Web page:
Lights at night affect pollinators, human voices spook mountain lions and more
For the first time, scientists have shown that artificial lights at night interfere with the ability of plants to produce seeds and of moths (such as the bedstraw hawk moth, above) and other nocturnal pollinators to gather food. “So far, nocturnal pollinators have been largely neglected in the discussion of the worldwide known pollinator crisis,” says University of Bern ecologist Eva Knop. In extensive field studies conducted in a remote area of Switzerland, Knop and her colleagues used night vision goggles to record visits of more than 300 different insect species to flowers of 60 plant species in dark meadows. Nearby, after illuminating LED lights on poles similar to those used on urban streets in Europe, the scientists found that insect visits to the plants declined by 62 percent. They also discovered that plants exposed to the lights produced fewer fruits than their unlit counterparts. The effects of such light pollution, the scientists explain in Nature, could also affect diurnal pollinators through declines in available food resources.
According to recent research by biologists at the University of California–Santa Cruz, mountain lions fear humans as much as we fear them—and our presence in their habitat can seriously affect their feeding behavior, increasing how much prey they kill. To study the animals, the researchers set up motion-activated equipment that played recordings of people talking when the cats approached known feeding sites in the Santa Cruz Mountains. Fully 83 percent of the time, the predators ran away when they heard human voices. The cats also reduced the amount of time they spent feeding by about 50 percent after hearing people, and later had to pursue new prey to get adequate nourishment. “Those behavioral changes are significant, as our previous work has shown that they cause mountain lions to increase their kill rates by 36 percent in areas with high human activity,” writes lead author Justine Smith in the Proceedings of the Royal Society B. The study is the first to experimentally link fear of people to feeding behavior in large carnivores.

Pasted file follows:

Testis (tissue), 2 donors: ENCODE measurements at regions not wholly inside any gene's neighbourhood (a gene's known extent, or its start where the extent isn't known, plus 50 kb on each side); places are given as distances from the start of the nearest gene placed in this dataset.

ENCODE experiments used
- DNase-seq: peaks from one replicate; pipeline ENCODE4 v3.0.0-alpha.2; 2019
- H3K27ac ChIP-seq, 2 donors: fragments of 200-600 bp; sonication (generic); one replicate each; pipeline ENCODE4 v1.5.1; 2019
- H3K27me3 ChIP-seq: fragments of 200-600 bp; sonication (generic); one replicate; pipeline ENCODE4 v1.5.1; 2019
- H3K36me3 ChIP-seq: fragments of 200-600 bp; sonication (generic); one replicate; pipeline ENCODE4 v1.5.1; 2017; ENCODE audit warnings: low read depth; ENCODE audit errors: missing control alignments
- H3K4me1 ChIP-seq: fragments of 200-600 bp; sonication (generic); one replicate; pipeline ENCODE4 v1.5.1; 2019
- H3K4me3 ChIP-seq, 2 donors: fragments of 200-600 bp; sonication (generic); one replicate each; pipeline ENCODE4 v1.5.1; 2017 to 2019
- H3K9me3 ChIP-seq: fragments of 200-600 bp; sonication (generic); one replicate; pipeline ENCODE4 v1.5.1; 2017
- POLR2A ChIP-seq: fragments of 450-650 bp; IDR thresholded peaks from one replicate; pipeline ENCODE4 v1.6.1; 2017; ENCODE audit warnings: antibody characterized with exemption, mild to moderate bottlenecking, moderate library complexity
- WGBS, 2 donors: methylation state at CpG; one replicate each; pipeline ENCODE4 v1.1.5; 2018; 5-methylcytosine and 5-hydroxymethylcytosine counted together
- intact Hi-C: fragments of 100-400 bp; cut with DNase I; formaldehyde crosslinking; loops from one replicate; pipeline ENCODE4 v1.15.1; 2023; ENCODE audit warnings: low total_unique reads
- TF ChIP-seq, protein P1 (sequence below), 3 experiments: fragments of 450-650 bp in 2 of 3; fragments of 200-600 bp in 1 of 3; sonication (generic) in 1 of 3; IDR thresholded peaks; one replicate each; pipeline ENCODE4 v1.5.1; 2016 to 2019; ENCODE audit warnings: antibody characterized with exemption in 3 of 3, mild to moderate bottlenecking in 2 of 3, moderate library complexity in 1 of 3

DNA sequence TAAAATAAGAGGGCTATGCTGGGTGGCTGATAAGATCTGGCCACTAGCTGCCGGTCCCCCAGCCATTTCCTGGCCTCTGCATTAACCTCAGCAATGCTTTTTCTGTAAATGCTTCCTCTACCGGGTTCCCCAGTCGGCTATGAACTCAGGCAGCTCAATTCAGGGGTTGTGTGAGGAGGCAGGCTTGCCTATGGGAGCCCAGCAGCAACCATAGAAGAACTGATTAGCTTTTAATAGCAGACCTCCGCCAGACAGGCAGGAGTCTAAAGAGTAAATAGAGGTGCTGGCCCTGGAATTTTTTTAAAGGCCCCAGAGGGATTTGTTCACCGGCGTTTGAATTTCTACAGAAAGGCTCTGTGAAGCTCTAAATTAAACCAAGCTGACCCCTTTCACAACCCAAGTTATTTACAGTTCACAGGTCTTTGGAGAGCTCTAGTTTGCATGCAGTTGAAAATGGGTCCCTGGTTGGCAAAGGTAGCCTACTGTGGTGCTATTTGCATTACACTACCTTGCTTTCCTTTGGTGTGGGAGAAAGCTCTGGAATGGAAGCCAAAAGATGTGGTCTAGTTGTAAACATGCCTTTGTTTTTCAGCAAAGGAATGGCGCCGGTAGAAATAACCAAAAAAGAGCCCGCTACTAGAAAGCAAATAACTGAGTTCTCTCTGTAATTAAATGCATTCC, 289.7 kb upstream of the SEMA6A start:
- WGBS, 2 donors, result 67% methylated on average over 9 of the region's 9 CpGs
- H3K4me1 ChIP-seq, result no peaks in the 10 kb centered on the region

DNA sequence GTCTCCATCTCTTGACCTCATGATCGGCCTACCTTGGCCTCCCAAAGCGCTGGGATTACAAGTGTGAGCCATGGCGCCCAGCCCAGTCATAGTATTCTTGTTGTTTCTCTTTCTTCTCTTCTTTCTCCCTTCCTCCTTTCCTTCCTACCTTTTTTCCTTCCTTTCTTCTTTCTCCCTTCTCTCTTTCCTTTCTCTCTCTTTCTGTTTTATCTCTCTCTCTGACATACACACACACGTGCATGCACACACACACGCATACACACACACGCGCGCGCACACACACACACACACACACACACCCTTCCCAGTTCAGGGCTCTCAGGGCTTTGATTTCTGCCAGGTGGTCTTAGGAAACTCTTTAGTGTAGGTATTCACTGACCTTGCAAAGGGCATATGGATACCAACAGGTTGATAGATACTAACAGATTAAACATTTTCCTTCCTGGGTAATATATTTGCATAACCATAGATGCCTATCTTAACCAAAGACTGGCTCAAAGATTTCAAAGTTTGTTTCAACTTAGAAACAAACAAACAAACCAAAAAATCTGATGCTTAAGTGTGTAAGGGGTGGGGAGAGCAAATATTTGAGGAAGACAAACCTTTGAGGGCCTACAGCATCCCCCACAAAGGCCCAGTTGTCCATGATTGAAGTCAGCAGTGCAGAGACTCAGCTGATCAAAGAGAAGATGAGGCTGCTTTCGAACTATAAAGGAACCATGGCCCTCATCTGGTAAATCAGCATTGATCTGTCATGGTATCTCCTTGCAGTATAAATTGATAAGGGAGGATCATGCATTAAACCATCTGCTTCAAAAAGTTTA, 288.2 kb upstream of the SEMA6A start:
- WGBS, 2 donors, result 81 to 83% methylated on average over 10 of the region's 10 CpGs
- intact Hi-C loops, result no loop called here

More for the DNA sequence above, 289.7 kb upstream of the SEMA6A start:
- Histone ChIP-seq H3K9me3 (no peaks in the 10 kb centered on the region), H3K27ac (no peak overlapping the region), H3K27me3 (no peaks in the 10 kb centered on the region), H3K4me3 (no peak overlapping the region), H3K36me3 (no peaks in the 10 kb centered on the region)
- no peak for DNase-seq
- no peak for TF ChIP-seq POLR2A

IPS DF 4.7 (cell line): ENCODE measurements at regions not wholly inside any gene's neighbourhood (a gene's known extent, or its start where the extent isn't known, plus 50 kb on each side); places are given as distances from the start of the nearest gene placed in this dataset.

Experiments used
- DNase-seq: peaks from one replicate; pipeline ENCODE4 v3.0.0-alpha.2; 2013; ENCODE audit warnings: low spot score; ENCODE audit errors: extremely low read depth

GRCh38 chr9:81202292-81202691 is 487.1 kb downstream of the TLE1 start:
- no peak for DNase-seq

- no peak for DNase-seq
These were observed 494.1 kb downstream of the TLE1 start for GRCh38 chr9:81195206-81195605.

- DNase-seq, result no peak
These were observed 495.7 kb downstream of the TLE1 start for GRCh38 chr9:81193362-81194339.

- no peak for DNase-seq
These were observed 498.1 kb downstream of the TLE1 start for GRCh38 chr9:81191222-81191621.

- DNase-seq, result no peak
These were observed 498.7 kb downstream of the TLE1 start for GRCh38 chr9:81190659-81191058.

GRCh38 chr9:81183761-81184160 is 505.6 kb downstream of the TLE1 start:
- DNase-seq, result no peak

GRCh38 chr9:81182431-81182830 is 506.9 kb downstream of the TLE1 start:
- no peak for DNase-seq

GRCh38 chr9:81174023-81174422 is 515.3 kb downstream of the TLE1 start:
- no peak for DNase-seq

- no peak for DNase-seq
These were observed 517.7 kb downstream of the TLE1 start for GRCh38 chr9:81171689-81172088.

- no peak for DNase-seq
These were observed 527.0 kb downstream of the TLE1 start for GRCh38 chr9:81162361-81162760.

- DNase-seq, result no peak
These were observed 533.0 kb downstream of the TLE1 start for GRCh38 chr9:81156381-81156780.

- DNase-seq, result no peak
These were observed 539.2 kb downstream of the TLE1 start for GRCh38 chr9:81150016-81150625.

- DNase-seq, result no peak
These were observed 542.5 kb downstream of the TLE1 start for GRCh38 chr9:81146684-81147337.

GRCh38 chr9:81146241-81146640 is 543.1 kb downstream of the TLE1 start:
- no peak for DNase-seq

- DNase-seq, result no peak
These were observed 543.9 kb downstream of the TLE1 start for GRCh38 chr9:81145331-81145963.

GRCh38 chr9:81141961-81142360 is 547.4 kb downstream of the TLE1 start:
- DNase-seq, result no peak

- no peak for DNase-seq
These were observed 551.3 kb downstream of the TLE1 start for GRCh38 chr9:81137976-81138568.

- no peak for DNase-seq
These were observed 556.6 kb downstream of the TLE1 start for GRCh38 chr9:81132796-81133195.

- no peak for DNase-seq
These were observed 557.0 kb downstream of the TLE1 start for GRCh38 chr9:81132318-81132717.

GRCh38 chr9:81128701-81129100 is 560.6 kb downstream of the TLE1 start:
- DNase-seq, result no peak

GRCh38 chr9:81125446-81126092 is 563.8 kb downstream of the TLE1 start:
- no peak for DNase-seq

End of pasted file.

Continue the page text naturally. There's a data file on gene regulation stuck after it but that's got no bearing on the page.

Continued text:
Armed with powerful front legs, praying mantises are voracious carnivores that depend on insects and other arthropods as their primary prey. Now research shows that these opportunistic predators also frequently kill and eat small birds such as ruby-throated hummingbirds (above).
In a systematic review of studies conducted in 13 countries on every continent except Antarctica, a team of Swiss and U.S. researchers uncovered 147 cases of mantises catching 24 different bird species belonging to 14 avian families. Writing in The Wilson Journal of Ornithology, the scientists report that more than 70 percent of those cases were recorded in the United States, where mantises often capture hummingbirds at feeders or at plants pollinated by hummingbirds in residential gardens. “The fact that the eating of birds is so widespread among praying mantises, both taxonomically as well as geographically speaking, is a spectacular discovery,” says University of Basel biologist Martin Nyffeler, the study’s lead author. About 2,300 mantis species range throughout the world—so bird lovers, watch your feeders.
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